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Issue 1779 (PDF)
The student newspaper of Imperial College London

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Direct air capture - The real solution?

The promising technology of direct air capture is still in its early days

Screenshot 2021 11 20 At 104 35 Am


in Issue 1779

Direct Air Capture has been the talk of the town in recent weeks as the world’s largest DAC facility, located in Iceland’s Hellisheidi, opened for business last month. It may be a solution to our current climate crisis’s most pressing concern – reducing the amount of excess carbon dioxide being emitted into the atmosphere.

Named Orca, the newly opened DAC facility was built by Swiss startup Climeworks. The plant cost $10 - $15 million (£7.3 – £11 million) to build and took four years to complete. It is a collaborative effort with Icelandic company Carbfix, which has developed the technology for diverting the captured CO2 back into the ground, where it will take about two years to mineralise and be stored away forever. All of this is powered by the neighbouring Hellisheidi geothermal power plant, the third largest in the world.

Direct Air Capture works by filtering in ambient air using large fans. It is a much more energy-costing process than capturing factory or power plants emissions straight from the source – this is because these emissions are already enriched with CO2. In contrast, ambient air contains only 0.04% carbon dioxide. The filtered air is treated with a chemical medium that forms a carbon-rich salt, which is subsequently converted into calcium carbonate. This is heated to 100 degrees to produce CO2 that can be collected, and this is where Carbfix’s role of injecting the captured carbon dioxide back into the ground comes in.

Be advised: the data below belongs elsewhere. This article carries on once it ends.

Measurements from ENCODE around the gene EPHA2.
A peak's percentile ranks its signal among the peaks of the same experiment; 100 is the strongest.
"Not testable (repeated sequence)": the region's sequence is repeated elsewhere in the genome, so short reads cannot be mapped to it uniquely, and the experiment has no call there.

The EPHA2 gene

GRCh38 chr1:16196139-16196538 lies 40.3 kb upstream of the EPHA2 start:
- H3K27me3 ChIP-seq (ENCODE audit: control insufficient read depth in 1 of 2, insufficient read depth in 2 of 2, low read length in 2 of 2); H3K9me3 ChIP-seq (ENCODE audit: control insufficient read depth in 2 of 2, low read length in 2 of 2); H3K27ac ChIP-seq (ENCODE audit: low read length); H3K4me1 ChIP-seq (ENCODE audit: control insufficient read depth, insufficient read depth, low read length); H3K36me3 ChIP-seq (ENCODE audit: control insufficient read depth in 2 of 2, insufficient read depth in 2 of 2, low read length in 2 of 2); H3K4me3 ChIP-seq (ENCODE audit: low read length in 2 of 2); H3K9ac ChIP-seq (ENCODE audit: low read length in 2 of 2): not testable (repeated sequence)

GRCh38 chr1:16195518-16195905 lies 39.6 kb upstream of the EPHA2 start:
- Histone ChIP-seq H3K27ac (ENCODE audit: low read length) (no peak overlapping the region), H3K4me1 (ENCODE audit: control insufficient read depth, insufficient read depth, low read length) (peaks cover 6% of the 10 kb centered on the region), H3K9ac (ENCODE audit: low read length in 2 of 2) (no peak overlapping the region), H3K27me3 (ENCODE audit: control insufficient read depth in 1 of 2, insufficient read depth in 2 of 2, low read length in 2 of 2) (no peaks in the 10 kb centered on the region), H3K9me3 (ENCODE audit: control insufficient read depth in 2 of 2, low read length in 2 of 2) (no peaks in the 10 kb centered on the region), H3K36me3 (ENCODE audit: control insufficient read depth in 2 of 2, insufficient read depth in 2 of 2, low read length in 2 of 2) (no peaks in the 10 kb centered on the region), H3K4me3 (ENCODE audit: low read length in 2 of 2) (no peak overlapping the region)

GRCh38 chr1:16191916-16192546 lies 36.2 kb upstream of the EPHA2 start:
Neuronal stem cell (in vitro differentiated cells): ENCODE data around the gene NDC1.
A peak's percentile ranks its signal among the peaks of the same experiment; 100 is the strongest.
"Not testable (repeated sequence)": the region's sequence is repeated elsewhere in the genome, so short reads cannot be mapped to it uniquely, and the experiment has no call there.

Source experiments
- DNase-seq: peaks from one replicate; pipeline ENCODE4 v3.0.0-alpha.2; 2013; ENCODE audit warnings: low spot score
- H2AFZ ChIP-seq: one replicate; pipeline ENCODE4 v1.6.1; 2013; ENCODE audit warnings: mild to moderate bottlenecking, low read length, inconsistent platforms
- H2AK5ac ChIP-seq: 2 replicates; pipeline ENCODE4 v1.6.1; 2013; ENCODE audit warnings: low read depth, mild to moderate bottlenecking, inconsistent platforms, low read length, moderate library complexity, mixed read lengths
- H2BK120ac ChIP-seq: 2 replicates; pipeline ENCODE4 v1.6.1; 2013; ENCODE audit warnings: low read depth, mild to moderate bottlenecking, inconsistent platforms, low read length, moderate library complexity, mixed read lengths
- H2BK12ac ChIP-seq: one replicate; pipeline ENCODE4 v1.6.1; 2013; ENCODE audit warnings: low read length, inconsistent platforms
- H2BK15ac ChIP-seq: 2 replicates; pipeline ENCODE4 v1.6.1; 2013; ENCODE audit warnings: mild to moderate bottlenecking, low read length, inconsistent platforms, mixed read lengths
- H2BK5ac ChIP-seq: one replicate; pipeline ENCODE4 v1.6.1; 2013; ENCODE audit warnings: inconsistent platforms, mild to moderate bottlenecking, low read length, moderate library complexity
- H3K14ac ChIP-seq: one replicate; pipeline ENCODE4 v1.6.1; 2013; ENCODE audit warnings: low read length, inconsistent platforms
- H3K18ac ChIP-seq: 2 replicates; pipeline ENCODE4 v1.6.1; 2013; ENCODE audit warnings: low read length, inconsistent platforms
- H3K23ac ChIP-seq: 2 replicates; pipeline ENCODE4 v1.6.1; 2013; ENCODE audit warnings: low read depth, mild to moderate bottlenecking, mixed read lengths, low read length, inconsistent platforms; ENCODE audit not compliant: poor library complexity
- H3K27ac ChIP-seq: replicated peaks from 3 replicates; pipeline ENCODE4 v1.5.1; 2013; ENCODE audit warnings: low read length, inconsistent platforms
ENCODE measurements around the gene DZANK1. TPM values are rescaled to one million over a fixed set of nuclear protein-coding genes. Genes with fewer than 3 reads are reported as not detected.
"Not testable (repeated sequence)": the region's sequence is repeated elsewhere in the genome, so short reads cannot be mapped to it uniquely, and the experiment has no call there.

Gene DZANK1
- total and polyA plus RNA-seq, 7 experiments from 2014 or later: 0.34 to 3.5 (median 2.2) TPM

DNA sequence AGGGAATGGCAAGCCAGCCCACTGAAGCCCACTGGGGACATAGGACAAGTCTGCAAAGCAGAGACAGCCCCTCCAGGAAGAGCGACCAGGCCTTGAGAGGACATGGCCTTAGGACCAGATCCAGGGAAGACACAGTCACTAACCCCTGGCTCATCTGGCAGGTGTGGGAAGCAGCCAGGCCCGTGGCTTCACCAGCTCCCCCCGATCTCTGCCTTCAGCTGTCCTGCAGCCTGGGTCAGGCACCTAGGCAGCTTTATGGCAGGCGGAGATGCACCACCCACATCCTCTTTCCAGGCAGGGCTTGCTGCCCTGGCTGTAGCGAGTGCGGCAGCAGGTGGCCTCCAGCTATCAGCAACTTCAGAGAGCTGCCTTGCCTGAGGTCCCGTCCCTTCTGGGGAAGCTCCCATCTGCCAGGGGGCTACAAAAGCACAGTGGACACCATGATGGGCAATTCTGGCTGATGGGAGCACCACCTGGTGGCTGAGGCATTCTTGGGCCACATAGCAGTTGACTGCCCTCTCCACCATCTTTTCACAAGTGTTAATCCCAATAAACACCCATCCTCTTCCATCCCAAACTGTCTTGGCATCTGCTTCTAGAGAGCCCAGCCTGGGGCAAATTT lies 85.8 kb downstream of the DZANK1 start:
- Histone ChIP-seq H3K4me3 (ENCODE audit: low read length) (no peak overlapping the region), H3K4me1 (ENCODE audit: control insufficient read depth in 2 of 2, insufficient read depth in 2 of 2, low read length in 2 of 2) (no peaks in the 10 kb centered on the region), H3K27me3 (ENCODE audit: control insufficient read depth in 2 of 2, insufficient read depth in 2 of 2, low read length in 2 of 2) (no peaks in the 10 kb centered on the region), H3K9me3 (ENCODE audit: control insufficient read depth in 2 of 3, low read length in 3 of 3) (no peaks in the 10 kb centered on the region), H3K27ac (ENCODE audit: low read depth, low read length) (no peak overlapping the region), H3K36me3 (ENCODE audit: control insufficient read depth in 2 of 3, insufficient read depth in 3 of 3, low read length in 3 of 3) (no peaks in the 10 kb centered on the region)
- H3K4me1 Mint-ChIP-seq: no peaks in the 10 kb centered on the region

To prevent global temperatures from rising above 1.5 degrees in the coming decades and avoid irreversible climate destruction, the IPCC has stated that there must be a “large-scale deployment of carbon dioxide removal measures”. Direct Air Capture could allow global emissions to remain at higher levels for a long time into the future, buying us some time to dismantle the fossil fuel industry. Of course, there are other methods of removing CO2 from the atmosphere – planting trees and growing forest space being the most obvious ones. But these methods are time and space consuming, and in the case of the climate emergency, time is of the essence.

However, Direct Air Capture technology is still in its early days. Despite being the world’s largest DAC facility, Orca’s CO2 capturing abilities are limited to 4000 tons a year. This is a minuscule fraction of the CO2 emitted by fossil fuels and industries today, which was 34 billion tons in 2020. 4000 tons amounts only to the carbon dioxide emissions of 250 American households. This technology is also extremely costly – Climeworks offers individuals and companies the opportunity to purchase carbon offsets at a steep price of $1,200 (£881) per CO2 ton. 

This may seem like a dishearteningly small outcome for an extortionate cost, but it certainly is a tentative step in the right direction for the future of this type of technology. Climeworks claims that by 2035, the cost could be reduced to as low as $100 (£73) per ton. So although there is still a long path ahead regarding cost reductions and efficiency improvements, Direct Air Capture offers us a very promising solution to our pressing need for negative emissions technologies.

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